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Letter: Equity and access are issues at top schools

Equity and access are issues at top schools

Donn Esmonde’s recent column made my stomach lurch, my blood boil and my heart break. Apparently, he suffers under the same misconception that many in our community do. No one is asking the schools that have a qualifying exam or audition to lower their standards. What families, students and community members are asking is that all schools open their hearts, their minds and yes, their doors, to all students in this district.

These are equity and access issues. “Dumbing down” is not the request, nor the desire, but rather ensuring all students may exercise their legal right to apply and be accepted on their own merits. Too many schoolhouse doors in this district have been historically slammed in the faces of students whose native language is other than English, whose skin is other than white and whose poverty may impede them.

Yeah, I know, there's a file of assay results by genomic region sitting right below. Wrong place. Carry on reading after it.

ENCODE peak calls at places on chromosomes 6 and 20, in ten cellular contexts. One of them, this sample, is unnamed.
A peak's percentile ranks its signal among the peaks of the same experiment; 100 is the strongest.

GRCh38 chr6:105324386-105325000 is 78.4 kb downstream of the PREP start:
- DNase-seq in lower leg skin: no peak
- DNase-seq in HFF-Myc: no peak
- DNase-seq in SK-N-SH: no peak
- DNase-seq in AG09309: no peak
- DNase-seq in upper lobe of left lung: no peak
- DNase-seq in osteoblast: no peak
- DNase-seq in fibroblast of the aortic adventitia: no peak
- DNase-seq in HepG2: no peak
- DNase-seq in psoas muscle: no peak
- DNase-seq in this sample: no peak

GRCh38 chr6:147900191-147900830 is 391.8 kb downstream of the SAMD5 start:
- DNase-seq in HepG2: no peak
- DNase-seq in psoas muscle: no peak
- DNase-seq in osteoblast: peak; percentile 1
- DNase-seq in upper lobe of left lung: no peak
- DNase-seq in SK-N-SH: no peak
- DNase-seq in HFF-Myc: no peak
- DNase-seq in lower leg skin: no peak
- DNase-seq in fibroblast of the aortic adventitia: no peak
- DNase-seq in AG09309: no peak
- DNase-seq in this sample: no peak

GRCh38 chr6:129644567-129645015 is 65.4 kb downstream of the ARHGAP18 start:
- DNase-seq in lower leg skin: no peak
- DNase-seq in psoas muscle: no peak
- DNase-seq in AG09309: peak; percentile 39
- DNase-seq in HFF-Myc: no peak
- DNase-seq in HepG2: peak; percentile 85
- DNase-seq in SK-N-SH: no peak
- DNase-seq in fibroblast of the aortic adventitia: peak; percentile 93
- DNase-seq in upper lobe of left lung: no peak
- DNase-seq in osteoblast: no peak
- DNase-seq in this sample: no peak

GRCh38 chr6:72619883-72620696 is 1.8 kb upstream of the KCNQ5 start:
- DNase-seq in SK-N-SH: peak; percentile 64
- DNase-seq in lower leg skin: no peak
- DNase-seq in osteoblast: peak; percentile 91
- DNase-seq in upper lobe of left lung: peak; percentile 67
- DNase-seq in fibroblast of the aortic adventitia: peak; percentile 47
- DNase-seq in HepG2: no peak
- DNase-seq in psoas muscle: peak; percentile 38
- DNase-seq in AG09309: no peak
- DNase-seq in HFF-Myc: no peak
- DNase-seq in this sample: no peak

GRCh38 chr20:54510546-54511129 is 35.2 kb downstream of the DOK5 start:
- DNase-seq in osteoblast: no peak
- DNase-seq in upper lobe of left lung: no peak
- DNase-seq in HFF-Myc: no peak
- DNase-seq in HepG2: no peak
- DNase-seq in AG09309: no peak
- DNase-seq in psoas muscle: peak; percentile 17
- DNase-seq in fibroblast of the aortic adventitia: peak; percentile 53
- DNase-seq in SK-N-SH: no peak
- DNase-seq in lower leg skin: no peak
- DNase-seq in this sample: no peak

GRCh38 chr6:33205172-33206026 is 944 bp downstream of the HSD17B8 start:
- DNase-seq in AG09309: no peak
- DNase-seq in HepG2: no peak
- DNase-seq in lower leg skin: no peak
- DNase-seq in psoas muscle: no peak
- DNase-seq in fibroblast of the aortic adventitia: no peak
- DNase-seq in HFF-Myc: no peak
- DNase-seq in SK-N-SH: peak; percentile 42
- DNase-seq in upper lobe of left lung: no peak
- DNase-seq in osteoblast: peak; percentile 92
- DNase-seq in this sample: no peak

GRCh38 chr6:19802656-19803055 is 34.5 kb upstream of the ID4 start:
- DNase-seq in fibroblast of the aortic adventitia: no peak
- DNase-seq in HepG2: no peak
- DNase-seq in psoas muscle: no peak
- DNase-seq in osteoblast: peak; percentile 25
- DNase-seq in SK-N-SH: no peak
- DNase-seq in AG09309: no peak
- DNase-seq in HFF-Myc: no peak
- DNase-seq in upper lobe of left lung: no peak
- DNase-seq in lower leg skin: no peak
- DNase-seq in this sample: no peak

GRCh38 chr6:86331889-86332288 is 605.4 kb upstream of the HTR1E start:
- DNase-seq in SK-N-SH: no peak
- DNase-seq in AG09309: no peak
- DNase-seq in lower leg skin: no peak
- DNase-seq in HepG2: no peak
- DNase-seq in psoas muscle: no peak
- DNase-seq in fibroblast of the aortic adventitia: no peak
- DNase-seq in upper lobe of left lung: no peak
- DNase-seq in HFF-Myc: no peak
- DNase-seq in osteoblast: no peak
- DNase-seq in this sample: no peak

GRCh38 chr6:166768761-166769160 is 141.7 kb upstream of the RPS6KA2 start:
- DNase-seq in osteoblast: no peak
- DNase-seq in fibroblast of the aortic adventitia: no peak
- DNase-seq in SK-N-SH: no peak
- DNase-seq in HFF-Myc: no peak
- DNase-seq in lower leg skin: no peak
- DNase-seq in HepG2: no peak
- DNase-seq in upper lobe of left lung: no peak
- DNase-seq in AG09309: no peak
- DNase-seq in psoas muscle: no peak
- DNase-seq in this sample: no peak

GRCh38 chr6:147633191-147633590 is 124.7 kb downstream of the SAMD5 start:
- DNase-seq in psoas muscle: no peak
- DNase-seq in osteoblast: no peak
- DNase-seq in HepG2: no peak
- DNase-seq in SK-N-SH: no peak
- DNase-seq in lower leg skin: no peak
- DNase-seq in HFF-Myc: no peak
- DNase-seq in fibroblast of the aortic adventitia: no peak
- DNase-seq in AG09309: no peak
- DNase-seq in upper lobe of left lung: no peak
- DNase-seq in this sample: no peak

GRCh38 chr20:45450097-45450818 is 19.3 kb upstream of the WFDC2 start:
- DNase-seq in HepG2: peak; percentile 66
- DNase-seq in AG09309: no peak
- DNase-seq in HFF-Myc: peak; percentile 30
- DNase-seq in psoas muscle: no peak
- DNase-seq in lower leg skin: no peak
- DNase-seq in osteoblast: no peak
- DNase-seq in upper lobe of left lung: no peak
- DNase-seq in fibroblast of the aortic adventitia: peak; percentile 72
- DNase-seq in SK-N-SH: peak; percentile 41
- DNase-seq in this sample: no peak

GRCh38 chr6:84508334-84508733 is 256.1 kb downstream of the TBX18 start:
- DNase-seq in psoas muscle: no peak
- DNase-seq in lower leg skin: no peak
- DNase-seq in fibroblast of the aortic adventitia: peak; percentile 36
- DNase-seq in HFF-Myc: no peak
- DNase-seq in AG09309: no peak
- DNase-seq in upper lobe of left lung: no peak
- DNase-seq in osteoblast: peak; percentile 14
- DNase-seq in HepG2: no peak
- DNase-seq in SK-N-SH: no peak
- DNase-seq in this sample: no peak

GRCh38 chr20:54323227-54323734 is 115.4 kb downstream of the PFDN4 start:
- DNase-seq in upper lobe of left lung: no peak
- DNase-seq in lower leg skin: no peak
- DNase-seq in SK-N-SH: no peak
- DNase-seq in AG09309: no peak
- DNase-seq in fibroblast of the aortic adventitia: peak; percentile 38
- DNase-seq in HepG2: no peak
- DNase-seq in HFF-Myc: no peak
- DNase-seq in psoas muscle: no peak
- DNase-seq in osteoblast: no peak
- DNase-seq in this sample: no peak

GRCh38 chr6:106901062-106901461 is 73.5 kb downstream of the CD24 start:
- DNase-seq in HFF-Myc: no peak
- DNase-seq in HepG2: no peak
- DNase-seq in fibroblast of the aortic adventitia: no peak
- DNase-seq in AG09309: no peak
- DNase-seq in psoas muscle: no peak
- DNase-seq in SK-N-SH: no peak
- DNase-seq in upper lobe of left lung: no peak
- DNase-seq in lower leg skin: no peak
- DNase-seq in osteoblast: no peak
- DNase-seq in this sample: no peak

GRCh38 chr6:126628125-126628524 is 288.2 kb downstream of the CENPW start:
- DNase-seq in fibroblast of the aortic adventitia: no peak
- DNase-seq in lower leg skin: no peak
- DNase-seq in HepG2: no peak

Why is the automatic assumption that such students could not possibly be bright enough or talented enough to gain admission on their own? The data is so skewed as to be criminal.

Nice of Esmonde to casually mention that his daughters both attended City Honors. I’d love him to meet the mother who was told, “Well, if we let ‘them’ (language minority students) in, there won’t be enough room.” Enough room for what? For the children of the parents who only stay in the district if their kids get into the “good” schools? All of our students deserve to be in good schools!

Decades ago my older daughter, as a fourth-grader perusing magnet school options, was asked if she was going to attend City Honors. Her brains and her talent surely would win her a coveted spot. She emphatically answered, “I’m not going there with the pseudo-intellectuals and racists.” You see, a dear African-American friend had been rejected. Some things never change.

Ann K. Lupo